We may not have it all together, but together we have it all.
As usual, I was among the last people on earth to get a smart phone. I think there are three tribesmen in the jungles of Brazil who still don’t have them, but I finally do. I’ve even learned to make phone calls on them, although that, apparently, is not the primary purpose for having one.
Most people I know text, work their emails, read books, watch movies, play all sorts of games, and do just about everything except talk on them. I text now and then, glance at my emails once in a while, and make or receive two or three phone calls a day on mine—well, on a busy day.
The main reason I bought it was to use the Android GPS on a recent vacation. Sorta like the time years ago I bought some motivational course because I wanted the tape recorder that came with it. By the way, all my decisions are rational. I never do anything on impulse. Ever . . .
Anyhow, the primary function of my smart phone is to weight down my shirt pocket. I know, I could carry it in my pants pocket, but by the time I retrieve it from there, whoever called me has made three more calls.
So why would this phone, which I use so rarely, run out of juice and need to be recharged in the middle of the day. I knew when I got it that, unlike my old cell phone, which needed a charge maybe once a week, this one would need to be charged every night, but this fool thing wouldn’t even last that long.
I took it to the AT&T store where Chris, the friendly and helpful manager, told me it was because I left my navigation function on and that it sucked juice out. He showed me how to turn it off. (Okay, laugh that I had to be shown.) That made it last much better than before. It would make it to mid-afternoon without a charge.
After putting up with this for a while, I went back to see Chris again. This time he called someone in his company’s technical department. When he got off the phone, he told me that my Pantech Burst had a normal battery life of around eight hours before it had to be recharged. There was nothing wrong with my phone—just with my expectations.
*Censored* *Smoke escaping from ears*
Should I accept that or see about going back to my old dumb phone? I really gave this serious consideration, especially since I didn’t take much advantage of the features and capabilities of this one.
A couple of weeks ago my twelve year-old nephew was at our house while his mother, my wife and their older sister looked at family photos. Nick decided to join us men in the den rather than listening to all the cackling in the kitchen.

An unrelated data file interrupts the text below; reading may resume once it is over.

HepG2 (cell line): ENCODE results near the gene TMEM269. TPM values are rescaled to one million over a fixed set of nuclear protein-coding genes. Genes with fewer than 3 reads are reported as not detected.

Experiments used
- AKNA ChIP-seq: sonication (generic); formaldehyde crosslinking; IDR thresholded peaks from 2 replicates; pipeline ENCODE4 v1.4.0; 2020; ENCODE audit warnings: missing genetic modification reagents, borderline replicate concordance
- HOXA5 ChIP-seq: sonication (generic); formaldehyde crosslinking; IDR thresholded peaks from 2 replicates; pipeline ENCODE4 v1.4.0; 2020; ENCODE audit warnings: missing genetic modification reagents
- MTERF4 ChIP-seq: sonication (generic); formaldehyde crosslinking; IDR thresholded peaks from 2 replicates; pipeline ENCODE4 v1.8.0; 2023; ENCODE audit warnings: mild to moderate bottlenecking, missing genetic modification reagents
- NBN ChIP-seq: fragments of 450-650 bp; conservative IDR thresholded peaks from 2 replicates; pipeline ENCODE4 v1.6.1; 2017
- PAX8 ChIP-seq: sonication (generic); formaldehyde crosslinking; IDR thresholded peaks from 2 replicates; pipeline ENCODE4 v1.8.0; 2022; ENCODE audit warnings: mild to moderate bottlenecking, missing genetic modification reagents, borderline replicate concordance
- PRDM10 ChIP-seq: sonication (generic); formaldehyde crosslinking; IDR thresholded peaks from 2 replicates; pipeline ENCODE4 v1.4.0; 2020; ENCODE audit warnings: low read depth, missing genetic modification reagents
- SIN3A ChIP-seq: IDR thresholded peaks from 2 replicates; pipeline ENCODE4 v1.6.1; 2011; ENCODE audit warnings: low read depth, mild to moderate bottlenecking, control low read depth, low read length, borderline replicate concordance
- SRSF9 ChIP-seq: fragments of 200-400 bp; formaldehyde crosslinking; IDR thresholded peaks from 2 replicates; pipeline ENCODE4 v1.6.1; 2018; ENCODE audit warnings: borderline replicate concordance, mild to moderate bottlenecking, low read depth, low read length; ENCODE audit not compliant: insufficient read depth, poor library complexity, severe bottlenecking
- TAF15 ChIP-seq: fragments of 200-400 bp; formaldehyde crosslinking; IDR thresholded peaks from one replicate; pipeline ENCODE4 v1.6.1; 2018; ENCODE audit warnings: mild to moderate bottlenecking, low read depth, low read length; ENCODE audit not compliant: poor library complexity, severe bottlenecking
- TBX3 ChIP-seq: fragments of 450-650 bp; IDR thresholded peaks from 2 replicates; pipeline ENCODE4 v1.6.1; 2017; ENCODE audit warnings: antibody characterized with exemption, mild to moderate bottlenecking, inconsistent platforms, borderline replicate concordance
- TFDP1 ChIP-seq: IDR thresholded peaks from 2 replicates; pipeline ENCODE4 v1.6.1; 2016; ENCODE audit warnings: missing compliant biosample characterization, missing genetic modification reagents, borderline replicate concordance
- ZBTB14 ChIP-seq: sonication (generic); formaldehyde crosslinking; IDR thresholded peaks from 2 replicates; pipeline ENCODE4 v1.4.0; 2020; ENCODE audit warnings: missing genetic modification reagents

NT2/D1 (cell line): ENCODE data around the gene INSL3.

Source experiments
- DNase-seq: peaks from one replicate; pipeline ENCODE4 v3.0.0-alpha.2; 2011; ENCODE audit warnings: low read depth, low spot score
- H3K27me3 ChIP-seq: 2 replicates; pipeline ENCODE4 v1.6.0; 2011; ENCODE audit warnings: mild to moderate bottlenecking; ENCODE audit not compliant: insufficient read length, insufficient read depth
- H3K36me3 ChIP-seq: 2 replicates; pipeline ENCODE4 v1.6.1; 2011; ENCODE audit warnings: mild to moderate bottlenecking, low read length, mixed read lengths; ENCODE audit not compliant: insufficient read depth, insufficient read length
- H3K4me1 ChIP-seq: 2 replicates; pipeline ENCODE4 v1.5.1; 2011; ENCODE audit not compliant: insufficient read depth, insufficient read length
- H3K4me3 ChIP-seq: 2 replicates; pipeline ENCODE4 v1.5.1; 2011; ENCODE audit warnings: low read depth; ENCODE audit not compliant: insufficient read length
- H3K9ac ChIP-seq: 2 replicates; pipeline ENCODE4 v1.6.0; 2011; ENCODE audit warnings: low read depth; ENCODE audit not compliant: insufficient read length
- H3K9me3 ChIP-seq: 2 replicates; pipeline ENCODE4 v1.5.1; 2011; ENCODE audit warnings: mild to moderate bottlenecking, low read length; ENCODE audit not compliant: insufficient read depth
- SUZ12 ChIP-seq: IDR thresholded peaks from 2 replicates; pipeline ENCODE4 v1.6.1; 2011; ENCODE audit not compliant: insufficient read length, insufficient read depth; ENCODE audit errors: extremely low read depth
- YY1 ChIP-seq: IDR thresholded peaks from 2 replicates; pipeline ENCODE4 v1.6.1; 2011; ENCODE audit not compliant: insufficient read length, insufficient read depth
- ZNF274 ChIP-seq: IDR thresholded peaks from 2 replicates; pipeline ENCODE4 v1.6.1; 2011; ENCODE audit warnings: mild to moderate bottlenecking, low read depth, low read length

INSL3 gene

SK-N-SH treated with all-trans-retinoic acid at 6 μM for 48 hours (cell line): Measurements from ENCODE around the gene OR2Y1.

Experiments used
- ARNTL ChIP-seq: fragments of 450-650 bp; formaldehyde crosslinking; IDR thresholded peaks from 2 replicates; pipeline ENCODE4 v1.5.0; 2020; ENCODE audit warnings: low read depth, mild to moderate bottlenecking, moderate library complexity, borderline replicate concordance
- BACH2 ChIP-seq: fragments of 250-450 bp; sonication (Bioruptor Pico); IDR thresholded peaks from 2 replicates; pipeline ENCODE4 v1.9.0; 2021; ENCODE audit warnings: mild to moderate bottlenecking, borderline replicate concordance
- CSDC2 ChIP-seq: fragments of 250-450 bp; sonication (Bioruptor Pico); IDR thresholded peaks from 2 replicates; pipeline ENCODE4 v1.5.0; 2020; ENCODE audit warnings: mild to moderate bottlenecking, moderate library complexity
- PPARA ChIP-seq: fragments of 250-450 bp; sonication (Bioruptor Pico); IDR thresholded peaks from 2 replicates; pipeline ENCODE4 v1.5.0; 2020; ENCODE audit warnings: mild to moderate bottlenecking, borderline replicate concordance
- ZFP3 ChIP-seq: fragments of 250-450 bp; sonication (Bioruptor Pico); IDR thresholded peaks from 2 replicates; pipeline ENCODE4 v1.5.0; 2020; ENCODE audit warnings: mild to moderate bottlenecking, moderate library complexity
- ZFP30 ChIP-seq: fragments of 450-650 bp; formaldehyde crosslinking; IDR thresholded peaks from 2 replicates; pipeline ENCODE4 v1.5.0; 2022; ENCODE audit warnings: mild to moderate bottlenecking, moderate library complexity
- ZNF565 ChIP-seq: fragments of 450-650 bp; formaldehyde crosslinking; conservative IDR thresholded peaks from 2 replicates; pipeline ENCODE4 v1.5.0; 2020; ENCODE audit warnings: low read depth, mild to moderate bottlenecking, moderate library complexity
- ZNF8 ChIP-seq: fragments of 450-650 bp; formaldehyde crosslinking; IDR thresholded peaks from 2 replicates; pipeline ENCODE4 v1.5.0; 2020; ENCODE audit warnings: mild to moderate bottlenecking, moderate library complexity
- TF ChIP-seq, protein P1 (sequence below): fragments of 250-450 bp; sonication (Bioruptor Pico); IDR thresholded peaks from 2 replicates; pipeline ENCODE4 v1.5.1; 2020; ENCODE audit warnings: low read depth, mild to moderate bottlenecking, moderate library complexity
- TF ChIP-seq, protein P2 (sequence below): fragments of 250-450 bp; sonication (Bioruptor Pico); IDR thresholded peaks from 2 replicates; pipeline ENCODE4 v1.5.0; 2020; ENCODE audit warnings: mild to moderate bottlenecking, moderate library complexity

Like most kids his age, he sat playing with his smart phone most of the time. At some point during the afternoon I mentioned my gripe with my phone and he piped up and told me I needed Juice Defender.
Yep. He told me it was a free app I probably just needed to activate.
I should have handed him my phone right then and asked him to do it for me, but I missed that opportunity. I couldn’t find it among my apps, so I looked it up online, but I couldn’t download it from there. Back to Chris at the AT&T store.
Chris wasn’t familiar with the app, but he found it on my phone and activated it. It was free.
I don’t know what kind of magic hocus-pocus this app provides, but all of a sudden I find that my phone uses less than half the battery juice it used to use. I still have to charge it every night, but it’s usually only down about fifty per cent when I plug it in instead of being totally dead.
You’d still laugh how little I understand about it, but at least it holds a charge decently now. If you have this problem with yours, try Juice Defender. It saved mine from the junk heap.
Finally, after having this phone for two months, I’m almost happy with it. I wonder, though—why do they put the volume control on the side where your fingers naturally fit when you hold it? Apparently I turn the ring volume down all the time, and then I can’t hear it when it rings. *Sigh*
Do you have problems with any of the devices modern technology has placed in our hands to make us feel foolish? No? Then you’re almost certainly under fifty and likely much younger than that.
Tell us about your struggles with or victories over the demons of technology.
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